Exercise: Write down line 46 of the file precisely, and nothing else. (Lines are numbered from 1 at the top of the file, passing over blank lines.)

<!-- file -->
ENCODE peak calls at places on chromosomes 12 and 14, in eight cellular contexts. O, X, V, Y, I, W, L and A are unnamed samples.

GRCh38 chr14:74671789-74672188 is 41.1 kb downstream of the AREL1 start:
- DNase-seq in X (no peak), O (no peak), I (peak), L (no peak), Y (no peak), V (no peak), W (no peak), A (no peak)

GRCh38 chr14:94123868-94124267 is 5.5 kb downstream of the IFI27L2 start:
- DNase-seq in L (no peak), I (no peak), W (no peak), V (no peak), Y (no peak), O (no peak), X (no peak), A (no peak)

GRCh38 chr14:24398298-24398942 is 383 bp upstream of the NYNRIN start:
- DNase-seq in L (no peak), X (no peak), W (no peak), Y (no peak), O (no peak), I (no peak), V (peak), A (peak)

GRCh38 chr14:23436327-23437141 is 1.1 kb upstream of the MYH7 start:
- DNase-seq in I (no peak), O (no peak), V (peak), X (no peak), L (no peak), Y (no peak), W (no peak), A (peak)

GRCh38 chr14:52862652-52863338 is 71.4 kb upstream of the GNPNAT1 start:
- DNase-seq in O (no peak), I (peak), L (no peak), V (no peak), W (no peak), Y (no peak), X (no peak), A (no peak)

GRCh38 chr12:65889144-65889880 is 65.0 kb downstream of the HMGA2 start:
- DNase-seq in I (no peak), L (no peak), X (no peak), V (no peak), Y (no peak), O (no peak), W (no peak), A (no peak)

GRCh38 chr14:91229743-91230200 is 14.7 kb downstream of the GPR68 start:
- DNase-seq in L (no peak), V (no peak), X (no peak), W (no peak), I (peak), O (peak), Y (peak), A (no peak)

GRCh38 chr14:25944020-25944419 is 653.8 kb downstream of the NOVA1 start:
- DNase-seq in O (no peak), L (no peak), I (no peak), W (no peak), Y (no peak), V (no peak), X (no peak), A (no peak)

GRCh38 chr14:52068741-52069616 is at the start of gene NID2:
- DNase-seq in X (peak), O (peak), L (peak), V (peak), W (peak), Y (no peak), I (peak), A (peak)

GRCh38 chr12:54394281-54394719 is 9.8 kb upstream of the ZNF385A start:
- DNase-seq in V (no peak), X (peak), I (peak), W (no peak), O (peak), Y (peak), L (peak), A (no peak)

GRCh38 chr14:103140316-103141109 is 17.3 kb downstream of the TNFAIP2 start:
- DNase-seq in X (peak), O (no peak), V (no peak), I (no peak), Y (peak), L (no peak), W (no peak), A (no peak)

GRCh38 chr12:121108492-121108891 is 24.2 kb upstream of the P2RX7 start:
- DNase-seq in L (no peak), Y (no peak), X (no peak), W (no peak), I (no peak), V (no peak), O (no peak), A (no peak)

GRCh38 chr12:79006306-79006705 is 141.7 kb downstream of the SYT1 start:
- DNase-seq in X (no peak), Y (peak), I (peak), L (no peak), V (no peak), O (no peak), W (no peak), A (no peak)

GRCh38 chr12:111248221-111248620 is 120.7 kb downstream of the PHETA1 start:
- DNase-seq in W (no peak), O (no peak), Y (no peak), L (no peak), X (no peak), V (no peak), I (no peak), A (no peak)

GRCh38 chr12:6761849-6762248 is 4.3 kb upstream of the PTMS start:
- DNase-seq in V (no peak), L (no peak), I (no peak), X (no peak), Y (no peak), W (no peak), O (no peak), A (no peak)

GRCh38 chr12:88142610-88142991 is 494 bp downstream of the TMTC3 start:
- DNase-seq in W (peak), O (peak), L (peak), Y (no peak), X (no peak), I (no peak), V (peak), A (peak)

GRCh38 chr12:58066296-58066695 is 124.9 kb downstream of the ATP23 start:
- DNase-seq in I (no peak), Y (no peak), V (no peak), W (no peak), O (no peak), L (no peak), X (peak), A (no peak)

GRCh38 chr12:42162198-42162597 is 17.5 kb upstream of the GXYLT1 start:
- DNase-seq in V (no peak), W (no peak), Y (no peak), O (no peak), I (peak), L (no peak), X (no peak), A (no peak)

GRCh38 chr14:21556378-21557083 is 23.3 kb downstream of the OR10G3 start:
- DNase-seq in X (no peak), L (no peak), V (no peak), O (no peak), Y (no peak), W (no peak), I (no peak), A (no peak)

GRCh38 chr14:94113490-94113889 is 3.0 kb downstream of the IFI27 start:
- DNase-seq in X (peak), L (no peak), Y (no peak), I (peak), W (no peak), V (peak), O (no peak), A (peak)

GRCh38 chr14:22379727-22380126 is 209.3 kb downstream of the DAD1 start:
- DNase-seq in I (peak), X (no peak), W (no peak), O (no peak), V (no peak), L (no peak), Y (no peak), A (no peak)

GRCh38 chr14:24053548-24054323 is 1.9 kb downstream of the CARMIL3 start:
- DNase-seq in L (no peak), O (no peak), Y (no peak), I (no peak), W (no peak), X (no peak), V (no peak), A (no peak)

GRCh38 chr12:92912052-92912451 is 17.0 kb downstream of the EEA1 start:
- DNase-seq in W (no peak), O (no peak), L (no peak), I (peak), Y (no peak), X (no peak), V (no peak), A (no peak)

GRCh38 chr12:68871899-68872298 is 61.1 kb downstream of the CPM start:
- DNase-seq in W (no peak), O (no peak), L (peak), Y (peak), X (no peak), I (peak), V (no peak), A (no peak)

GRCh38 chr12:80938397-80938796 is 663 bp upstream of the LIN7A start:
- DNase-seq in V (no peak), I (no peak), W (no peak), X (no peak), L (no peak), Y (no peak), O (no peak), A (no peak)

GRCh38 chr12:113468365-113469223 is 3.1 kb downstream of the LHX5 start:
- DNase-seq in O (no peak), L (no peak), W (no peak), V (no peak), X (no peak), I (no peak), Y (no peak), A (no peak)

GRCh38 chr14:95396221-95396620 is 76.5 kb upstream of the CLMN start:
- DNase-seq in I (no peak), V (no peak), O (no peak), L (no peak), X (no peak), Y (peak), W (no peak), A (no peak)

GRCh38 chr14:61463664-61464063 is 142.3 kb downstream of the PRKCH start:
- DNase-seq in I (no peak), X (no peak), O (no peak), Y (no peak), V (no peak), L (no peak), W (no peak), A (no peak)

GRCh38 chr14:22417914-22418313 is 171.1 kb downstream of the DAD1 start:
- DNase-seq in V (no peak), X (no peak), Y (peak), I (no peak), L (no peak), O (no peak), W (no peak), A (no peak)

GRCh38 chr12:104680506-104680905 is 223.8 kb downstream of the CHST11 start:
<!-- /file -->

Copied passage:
GRCh38 chr12:92912052-92912451 is 17.0 kb downstream of the EEA1 start: